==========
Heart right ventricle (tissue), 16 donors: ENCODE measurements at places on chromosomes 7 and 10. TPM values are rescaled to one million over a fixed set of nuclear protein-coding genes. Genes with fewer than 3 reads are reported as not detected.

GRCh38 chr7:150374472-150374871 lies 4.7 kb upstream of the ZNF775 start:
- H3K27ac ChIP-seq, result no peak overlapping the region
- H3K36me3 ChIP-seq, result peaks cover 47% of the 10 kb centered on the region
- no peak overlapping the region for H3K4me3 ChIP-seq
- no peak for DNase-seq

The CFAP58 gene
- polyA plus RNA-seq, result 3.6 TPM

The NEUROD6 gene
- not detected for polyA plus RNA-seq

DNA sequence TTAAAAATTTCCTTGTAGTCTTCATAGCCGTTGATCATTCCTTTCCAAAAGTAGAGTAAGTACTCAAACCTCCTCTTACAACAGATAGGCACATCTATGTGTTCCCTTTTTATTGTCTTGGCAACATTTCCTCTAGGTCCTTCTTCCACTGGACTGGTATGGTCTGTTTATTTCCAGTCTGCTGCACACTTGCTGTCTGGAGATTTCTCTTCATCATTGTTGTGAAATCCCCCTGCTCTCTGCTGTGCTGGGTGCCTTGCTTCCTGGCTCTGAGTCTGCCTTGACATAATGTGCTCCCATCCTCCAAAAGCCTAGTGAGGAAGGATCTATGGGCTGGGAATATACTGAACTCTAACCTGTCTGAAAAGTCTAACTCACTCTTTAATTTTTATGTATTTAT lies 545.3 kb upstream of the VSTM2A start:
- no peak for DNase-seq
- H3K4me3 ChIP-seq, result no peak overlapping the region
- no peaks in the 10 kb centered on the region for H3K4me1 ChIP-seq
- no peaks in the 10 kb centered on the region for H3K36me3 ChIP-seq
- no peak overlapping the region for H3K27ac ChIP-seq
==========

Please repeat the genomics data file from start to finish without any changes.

Heart right ventricle (tissue), 16 donors: ENCODE measurements at places on chromosomes 7 and 10. TPM values are rescaled to one million over a fixed set of nuclear protein-coding genes. Genes with fewer than 3 reads are reported as not detected.

GRCh38 chr7:150374472-150374871 lies 4.7 kb upstream of the ZNF775 start:
- H3K27ac ChIP-seq, result no peak overlapping the region
- H3K36me3 ChIP-seq, result peaks cover 47% of the 10 kb centered on the region
- no peak overlapping the region for H3K4me3 ChIP-seq
- no peak for DNase-seq

The CFAP58 gene
- polyA plus RNA-seq, result 3.6 TPM

The NEUROD6 gene
- not detected for polyA plus RNA-seq

DNA sequence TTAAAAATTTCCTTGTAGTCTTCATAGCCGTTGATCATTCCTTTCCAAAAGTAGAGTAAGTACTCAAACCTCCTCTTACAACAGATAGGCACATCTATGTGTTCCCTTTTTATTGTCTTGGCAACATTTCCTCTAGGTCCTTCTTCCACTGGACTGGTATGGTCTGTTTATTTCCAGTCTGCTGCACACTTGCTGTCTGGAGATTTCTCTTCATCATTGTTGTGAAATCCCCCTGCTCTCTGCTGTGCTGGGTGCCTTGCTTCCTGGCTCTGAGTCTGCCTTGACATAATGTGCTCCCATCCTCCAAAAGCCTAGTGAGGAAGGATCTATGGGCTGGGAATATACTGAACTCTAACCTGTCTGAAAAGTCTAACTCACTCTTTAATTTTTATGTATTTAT lies 545.3 kb upstream of the VSTM2A start:
- no peak for DNase-seq
- H3K4me3 ChIP-seq, result no peak overlapping the region
- no peaks in the 10 kb centered on the region for H3K4me1 ChIP-seq
- no peaks in the 10 kb centered on the region for H3K36me3 ChIP-seq
- no peak overlapping the region for H3K27ac ChIP-seq